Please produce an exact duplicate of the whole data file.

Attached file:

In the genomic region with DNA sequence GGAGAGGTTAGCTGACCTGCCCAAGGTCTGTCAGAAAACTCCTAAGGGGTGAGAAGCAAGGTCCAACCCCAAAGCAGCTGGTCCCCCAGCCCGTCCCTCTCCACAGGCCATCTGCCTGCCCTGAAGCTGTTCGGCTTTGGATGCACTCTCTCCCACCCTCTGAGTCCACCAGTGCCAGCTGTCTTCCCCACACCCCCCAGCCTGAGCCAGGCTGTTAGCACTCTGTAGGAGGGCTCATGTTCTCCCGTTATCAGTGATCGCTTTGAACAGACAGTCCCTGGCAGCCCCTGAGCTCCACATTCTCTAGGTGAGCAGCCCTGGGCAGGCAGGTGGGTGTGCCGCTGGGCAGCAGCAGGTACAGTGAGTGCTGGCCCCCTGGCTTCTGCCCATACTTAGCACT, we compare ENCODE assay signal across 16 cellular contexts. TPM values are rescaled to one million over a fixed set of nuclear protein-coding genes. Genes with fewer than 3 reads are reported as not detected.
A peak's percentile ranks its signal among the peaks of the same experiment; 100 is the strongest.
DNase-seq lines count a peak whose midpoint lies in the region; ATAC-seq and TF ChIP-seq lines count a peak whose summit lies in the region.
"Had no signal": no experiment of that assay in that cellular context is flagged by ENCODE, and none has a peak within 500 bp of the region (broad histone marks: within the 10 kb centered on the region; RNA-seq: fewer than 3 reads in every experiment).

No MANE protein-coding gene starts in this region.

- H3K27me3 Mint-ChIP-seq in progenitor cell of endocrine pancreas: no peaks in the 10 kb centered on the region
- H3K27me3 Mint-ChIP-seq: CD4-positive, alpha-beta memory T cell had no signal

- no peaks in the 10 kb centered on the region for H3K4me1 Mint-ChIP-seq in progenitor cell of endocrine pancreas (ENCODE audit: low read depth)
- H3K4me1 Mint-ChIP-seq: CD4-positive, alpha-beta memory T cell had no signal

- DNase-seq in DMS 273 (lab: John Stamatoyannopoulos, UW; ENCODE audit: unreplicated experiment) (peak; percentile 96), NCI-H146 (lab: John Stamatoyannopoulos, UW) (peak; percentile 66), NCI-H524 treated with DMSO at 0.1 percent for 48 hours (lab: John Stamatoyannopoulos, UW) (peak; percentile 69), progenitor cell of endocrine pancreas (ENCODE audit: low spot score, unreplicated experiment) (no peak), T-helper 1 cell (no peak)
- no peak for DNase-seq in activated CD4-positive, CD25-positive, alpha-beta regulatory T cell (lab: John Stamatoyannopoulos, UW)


In the genomic region with DNA sequence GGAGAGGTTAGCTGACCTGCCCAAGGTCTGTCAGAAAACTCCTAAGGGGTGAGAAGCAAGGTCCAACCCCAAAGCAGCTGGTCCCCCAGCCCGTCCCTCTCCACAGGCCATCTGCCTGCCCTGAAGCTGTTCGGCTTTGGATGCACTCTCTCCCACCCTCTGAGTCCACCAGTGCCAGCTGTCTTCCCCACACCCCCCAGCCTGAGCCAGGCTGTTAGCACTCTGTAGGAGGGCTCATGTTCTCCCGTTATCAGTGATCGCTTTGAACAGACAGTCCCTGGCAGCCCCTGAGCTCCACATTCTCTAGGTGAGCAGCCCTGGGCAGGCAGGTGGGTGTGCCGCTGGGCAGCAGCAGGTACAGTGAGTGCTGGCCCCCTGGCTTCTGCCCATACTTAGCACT, we compare ENCODE assay signal across 16 cellular contexts. TPM values are rescaled to one million over a fixed set of nuclear protein-coding genes. Genes with fewer than 3 reads are reported as not detected.
A peak's percentile ranks its signal among the peaks of the same experiment; 100 is the strongest.
DNase-seq lines count a peak whose midpoint lies in the region; ATAC-seq and TF ChIP-seq lines count a peak whose summit lies in the region.
"Had no signal": no experiment of that assay in that cellular context is flagged by ENCODE, and none has a peak within 500 bp of the region (broad histone marks: within the 10 kb centered on the region; RNA-seq: fewer than 3 reads in every experiment).

No MANE protein-coding gene starts in this region.

- H3K27me3 Mint-ChIP-seq in progenitor cell of endocrine pancreas: no peaks in the 10 kb centered on the region
- H3K27me3 Mint-ChIP-seq: CD4-positive, alpha-beta memory T cell had no signal

- no peaks in the 10 kb centered on the region for H3K4me1 Mint-ChIP-seq in progenitor cell of endocrine pancreas (ENCODE audit: low read depth)
- H3K4me1 Mint-ChIP-seq: CD4-positive, alpha-beta memory T cell had no signal

- DNase-seq in DMS 273 (lab: John Stamatoyannopoulos, UW; ENCODE audit: unreplicated experiment) (peak; percentile 96), NCI-H146 (lab: John Stamatoyannopoulos, UW) (peak; percentile 66), NCI-H524 treated with DMSO at 0.1 percent for 48 hours (lab: John Stamatoyannopoulos, UW) (peak; percentile 69), progenitor cell of endocrine pancreas (ENCODE audit: low spot score, unreplicated experiment) (no peak), T-helper 1 cell (no peak)
- no peak for DNase-seq in activated CD4-positive, CD25-positive, alpha-beta regulatory T cell (lab: John Stamatoyannopoulos, UW)